Lately there has been a lot of buzz in the blogosphere on the associate-partner "pay gap" (Jeff Lipshaw, titled "The Days of Whine and Roses"), the application of Marxist economic theory to corporate law firms (David Luban), and what all the huge salaries and profits augur for the future of legal profession and legal education (Brian Tamanaha).
All of it is worth reading, especially Tamanaha's insights on the growing fissure between elite and nonelite law schools. (For a scholarly treatment of this topic, see Randolph Jonakait, The Two Hemispheres of Legal Education and the Rise and Fall of Local Law Schools, NYLS L Rev (forthcoming 2007)).
David Zaring and I recently posted our "Young Associates in Trouble" essay, which provides some new empirical evidence on the BigLaw tournament. The essay reviews two recent novels that portray elite law firms (one in DC, the other in London) as an unending marathon of boring and substantively unfulfilling work. In turn, we compare these fictitious accounts with findings from a unique dataset based on the AmLaw Midlevel Survey, which includes questionnaire responses from several thousand 3rd, 4th, and 5th year associates.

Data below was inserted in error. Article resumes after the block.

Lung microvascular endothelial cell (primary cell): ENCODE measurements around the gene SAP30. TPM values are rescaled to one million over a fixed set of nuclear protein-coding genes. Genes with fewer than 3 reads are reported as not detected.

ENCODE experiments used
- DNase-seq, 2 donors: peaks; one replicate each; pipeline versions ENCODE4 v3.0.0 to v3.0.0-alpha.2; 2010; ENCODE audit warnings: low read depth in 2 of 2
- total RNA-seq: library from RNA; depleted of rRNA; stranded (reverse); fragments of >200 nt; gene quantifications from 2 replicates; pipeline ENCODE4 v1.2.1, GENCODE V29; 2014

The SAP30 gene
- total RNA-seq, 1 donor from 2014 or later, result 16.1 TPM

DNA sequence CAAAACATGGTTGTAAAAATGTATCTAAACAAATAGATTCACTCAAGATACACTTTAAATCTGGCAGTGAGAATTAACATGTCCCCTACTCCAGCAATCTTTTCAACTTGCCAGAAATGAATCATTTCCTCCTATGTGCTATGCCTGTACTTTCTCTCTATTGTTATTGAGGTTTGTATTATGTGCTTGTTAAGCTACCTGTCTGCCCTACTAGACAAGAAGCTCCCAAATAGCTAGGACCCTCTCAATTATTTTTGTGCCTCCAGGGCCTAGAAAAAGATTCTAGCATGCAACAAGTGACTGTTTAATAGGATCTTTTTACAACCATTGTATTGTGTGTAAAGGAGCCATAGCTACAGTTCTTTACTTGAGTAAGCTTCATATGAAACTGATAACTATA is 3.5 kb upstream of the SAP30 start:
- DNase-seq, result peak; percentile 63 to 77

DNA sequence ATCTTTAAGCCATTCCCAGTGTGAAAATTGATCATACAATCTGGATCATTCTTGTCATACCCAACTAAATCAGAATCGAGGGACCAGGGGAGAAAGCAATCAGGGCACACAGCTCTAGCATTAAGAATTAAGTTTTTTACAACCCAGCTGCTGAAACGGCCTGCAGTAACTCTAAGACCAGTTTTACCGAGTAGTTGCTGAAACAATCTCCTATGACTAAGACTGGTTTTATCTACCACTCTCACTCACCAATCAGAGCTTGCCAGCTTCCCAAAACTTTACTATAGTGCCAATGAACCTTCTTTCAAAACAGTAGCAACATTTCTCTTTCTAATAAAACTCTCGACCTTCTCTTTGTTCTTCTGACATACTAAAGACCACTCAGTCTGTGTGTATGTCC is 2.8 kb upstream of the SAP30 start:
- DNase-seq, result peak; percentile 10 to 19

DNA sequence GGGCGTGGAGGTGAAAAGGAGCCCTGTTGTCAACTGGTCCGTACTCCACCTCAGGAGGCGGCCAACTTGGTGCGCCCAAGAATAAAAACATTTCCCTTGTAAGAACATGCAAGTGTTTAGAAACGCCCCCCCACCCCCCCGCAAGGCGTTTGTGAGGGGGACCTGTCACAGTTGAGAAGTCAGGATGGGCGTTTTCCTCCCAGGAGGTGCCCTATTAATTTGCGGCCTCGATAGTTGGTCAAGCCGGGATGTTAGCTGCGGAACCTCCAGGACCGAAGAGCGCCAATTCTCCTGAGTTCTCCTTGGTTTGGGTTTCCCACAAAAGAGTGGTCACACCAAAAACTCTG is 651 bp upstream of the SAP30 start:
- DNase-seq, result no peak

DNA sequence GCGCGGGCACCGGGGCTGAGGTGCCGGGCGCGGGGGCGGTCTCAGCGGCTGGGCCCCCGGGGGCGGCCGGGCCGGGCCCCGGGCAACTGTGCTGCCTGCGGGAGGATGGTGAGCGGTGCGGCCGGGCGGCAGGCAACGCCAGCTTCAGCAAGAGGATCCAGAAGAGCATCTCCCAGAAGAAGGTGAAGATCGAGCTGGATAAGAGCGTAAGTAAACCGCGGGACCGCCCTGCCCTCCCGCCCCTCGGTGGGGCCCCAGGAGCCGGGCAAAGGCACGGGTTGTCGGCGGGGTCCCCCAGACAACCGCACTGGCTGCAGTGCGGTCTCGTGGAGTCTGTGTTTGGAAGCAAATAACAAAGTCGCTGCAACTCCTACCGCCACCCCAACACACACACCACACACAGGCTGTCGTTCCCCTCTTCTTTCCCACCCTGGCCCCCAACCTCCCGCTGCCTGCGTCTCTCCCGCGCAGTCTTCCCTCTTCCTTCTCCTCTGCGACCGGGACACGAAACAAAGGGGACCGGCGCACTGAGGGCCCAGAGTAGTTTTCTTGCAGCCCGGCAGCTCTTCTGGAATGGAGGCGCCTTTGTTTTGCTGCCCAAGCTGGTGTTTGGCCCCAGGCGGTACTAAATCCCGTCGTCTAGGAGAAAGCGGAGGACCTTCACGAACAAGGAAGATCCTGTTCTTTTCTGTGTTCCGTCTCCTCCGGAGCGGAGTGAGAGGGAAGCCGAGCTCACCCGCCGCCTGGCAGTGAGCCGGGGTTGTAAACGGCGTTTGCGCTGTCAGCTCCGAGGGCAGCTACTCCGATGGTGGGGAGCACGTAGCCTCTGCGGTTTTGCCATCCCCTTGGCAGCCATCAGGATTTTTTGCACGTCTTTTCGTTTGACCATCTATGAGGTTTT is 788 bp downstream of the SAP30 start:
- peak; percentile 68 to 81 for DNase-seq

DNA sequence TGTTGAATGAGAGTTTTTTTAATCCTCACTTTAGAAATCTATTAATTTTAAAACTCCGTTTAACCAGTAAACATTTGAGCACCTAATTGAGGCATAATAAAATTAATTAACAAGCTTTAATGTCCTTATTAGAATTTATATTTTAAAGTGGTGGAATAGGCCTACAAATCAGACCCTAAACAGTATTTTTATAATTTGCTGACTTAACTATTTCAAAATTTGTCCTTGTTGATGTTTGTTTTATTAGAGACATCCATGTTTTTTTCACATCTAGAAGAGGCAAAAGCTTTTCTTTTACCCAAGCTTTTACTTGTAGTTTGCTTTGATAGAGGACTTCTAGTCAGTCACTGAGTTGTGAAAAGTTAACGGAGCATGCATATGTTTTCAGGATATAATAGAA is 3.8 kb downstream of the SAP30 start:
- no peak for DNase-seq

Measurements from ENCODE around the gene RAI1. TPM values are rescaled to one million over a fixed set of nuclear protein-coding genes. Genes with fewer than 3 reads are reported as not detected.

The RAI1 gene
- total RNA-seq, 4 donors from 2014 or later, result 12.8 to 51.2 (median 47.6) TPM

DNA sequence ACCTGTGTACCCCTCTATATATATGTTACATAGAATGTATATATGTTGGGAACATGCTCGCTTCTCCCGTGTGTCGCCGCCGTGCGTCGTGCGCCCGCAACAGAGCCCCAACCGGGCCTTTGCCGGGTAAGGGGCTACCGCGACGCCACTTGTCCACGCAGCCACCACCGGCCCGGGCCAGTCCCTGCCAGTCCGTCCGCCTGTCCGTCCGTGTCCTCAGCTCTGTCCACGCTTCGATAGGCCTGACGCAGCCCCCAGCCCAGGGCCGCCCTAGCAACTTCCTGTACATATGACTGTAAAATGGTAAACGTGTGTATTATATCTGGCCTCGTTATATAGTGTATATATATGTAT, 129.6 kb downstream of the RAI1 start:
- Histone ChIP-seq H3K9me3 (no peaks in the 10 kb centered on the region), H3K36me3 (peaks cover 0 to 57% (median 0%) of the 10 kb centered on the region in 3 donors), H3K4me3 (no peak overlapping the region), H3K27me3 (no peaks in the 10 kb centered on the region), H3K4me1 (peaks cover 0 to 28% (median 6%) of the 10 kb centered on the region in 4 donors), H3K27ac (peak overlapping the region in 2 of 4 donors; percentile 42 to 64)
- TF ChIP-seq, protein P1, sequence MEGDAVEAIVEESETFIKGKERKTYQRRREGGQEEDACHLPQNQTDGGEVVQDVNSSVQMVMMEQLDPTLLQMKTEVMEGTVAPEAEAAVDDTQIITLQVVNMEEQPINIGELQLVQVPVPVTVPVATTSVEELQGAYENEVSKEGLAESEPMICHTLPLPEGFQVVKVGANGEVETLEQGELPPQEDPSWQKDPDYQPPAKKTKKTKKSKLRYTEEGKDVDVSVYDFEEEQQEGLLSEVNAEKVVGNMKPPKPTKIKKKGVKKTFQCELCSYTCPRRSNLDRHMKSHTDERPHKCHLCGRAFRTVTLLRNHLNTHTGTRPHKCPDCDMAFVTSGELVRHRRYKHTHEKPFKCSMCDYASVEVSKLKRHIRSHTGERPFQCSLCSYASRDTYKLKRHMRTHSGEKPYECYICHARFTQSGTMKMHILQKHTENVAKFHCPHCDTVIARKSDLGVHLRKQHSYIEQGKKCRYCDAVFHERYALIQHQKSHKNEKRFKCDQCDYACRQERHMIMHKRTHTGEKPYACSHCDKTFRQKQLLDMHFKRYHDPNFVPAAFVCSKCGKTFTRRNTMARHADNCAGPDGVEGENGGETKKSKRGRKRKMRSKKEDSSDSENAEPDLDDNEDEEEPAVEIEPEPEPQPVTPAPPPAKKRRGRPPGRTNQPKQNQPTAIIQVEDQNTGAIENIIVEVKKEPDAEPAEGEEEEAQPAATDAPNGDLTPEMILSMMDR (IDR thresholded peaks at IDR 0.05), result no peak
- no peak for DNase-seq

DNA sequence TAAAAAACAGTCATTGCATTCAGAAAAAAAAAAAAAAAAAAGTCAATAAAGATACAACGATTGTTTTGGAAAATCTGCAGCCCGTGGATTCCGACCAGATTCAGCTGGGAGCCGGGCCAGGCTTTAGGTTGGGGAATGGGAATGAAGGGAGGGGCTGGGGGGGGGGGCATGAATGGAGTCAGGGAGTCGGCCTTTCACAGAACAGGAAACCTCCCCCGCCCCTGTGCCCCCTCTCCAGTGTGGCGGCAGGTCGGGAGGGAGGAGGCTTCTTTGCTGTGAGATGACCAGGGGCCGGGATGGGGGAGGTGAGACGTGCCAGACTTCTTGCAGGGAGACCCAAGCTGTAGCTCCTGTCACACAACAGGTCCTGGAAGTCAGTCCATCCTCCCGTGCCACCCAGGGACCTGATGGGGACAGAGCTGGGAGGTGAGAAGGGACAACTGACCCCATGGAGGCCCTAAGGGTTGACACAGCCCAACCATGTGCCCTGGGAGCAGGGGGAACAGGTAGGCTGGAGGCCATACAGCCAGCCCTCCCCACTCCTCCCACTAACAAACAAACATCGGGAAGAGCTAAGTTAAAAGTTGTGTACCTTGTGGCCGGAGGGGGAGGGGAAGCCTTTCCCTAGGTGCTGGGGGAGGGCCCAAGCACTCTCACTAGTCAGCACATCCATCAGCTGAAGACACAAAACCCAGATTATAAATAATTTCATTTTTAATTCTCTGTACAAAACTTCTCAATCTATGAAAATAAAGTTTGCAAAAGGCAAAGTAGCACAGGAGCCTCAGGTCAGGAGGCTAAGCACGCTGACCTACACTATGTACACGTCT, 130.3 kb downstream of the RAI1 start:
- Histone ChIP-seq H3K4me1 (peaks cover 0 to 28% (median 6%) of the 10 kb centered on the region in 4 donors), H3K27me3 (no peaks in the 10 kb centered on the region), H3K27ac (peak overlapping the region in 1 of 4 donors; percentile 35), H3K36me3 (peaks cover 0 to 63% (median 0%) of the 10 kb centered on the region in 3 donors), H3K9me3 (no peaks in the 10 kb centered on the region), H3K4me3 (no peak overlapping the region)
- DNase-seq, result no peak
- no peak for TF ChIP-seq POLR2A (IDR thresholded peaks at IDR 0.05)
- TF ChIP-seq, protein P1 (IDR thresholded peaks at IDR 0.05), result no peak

So what is the key takeaway? As shown in the table below, virtually every principle of enlightened management and social responsibility is either (a) associated with lower firm profits, or (b) irrelevant to the bottomline.
The essay also includes some multivariate regression models that reveal that firms actually make more money when associates work on less interesting work or report a greater likelihood of leaving the firm within the next two years. In contrast, family friendliness, training and guidance, and feedback appear to have no effect on profits.
More empirics and another graph after the jump.